Dr. Ximena Lopez testifies in front of the Texas House Committee on Public Health on April 14.
Dr. Ximena Lopez testifies in front of the Texas House Committee on Public Health on April 14.

But doctors who specialize in transgender medicine strongly disagree, arguing that the research shows detransitioning is quite rare.

A study from 2020 found that trangender people who wanted puberty blockers and were able to access them as children had lower odds of lifetime suicidal ideation. A 2014 study that followed 55 teenagers through their transitions found that none regretted their decision.

“Speaking with gender clinics around the country, broad clinical experience suggests that transition regret is rare,” said Dr. Jack Turban, who researches transgender adolescent mental health at Stanford University School of Medicine.

Turban said the studies often highlighted by GOP state lawmakers have flaws in methodology. They include cisgender kids that come across as "tomboys" or boys acting traditionally "feminine."

These studies also recruit children that are too young to qualify as candidates for medical treatments. It's not until the very beginning stages of puberty that gender identity becomes more stable, Turban said.

Sen. Perry emphasized that his bill had no impact on transition care after 18, when he believes young people are old enough to consent.

But Dr. Norwood, of Vivent Health in Austin, said starting these treatments before puberty can have major benefits. For example, transgender adults who start transitioning earlier may not need to endure such invasive procedures later in life.

"I have a lot of adult patients who told me, ‘Man, I wish I had access to puberty blockers because I wouldn’t have had a mastectomy or other aggressive surgeries,'" Norwood said.

Treatment can also have mental health benefits, according to Dr. Ximena Lopez, a pediatric endocrinologist in Dallas and one of the few youth trans care providers in Texas.

Puberty blockers and hormone therapy have improved the lives of transgender children suffering from gender dysphoria, depression and anxiety, Lopez said.

"All medications have risks — an aspirin has risks," she testified in front of the House Public Health Committee. "In our experience, the benefits of treating outweigh the risks of not treating."

"We think about this as bathroom bill 3.0. It’s been tried before in 2017. It’s been tried in 2019."
Ricardo Martinez, CEO of Equality Texas

Even though her patients are minors, Lopez said these decisions aren't made haphazardly. Her clinic has a thorough informed consent process, during which providers explain the effects hormones can have on fertility and other health impacts.

She said minors who begin puberty blockers and hormone therapy are routinely monitored for physical and psychological health.

Gender-affirming surgeries are not common among minors, Lopez added. Bottom surgery almost never happens and is not part of standards of care. In a few rare cases, top surgeries take place for trans males and non-binary people.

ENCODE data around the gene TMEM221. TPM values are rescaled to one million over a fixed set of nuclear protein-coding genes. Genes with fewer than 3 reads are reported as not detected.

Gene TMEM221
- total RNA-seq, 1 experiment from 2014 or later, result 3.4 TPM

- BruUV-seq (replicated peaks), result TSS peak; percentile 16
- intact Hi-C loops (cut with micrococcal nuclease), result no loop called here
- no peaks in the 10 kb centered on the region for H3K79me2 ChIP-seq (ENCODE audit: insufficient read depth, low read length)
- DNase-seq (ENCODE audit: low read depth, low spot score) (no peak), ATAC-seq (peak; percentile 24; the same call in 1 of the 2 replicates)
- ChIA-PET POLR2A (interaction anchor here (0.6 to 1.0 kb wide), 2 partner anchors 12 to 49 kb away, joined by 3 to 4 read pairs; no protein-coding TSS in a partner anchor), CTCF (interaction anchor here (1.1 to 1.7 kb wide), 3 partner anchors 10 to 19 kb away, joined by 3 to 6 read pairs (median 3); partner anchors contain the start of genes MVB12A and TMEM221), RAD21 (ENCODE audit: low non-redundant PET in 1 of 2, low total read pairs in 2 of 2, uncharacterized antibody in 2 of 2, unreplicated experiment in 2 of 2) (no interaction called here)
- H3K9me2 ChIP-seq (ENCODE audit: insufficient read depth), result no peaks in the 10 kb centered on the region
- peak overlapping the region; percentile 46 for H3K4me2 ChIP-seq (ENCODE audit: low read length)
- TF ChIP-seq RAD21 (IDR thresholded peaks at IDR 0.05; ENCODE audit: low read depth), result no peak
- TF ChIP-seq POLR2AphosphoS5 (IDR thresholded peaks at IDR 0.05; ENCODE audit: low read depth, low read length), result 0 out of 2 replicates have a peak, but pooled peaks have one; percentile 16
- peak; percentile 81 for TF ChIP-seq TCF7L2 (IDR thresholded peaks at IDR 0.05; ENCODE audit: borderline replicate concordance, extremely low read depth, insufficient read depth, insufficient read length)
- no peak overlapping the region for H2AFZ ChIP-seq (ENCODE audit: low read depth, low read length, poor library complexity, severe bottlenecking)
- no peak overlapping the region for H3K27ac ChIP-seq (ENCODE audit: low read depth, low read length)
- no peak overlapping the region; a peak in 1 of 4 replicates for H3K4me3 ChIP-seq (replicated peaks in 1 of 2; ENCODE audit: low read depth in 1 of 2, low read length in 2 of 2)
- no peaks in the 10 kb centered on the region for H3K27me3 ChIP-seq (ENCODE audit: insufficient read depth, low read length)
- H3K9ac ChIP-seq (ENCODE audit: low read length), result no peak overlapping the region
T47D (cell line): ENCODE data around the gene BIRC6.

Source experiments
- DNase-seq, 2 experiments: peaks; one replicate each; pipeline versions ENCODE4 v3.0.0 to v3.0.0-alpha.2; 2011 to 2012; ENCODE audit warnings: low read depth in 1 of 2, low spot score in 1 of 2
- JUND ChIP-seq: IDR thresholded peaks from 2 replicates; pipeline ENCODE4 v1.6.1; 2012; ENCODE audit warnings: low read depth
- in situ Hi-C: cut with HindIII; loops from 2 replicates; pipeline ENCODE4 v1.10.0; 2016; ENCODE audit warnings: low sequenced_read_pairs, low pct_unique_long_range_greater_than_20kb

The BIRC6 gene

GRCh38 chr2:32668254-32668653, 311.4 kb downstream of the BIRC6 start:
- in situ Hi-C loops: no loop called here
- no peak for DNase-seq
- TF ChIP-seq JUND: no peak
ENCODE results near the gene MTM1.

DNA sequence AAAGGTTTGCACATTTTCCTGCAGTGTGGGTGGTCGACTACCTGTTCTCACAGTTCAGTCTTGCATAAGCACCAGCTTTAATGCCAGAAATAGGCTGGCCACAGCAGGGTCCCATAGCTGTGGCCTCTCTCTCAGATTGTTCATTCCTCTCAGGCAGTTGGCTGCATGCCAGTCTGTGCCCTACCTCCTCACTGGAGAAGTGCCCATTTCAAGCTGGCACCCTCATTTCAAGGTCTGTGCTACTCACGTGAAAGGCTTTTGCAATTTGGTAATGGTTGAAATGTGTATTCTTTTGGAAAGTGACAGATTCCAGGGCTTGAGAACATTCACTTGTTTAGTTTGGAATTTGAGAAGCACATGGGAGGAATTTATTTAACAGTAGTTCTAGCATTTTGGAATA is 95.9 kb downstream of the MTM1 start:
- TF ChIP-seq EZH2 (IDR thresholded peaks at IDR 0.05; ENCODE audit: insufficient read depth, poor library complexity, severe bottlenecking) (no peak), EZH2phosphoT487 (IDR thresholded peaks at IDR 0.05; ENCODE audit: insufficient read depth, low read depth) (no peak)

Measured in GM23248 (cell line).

"Breasts are the single most distressful and dysphoric thing for [those patients]," Lopez said. "They don’t have friends. They don't get out of the house. And removing the chest is life-changing for them."

Several lawmakers have expressed suspicion of whether clinicians testifying against the bills have a financial incentive to see this care continue, including Perry, who described clinics as "high-profit centers in Dallas and Houston."

State Rep. Reggie Smith directly asked Lopez if the bills would be detrimental to her clinic's bottom line.

"I'm surprised you're saying that because we're actually losing money," Lopez said in her testimony. "All these clinics in the country are losing money. So we don't do this for the money. We're helping kids."

Similar bills have been filed in state legislatures across the country as a "nationally coordinated attack," according to Ricardo Martinez, CEO of Equality Texas.

The advocacy group has tracked more than 30 anti-LGBTQ bills filed this session, compared to 19 in 2019.

"We think about this as bathroom bill 3.0," Martinez said. "It’s been tried before in 2017. It’s been tried in 2019."

Lawmakers have filed legislation around other transgender-related issues in past sessions, but this is the first year health care access has been up for debate.

Many members and allies of the LGBTQ community went to Austin to testify against the bills, including transgender teens and children as young as 10. Some also spoke at a press conference held by Equality Texas, during which several onlookers at the statehouse started heckling them.

"The LGBTQ community, they’re scared, and to be honest, they’re tired," Martinez said. "This is a traumatic session. You're in this holding pattern waiting to get clarity on whether or not your rights are going to be different by the end of this session."

Sara Willa Ernst is a corps member withReport For America, a national service program that places journalists into local newsrooms. Sara’s work at Houston Public Media is made possible with support from KERA in Dallas.

Copyright 2021 Houston Public Media News 88.7. To see more, visit Houston Public Media News 88.7.

Sara Willa Ernst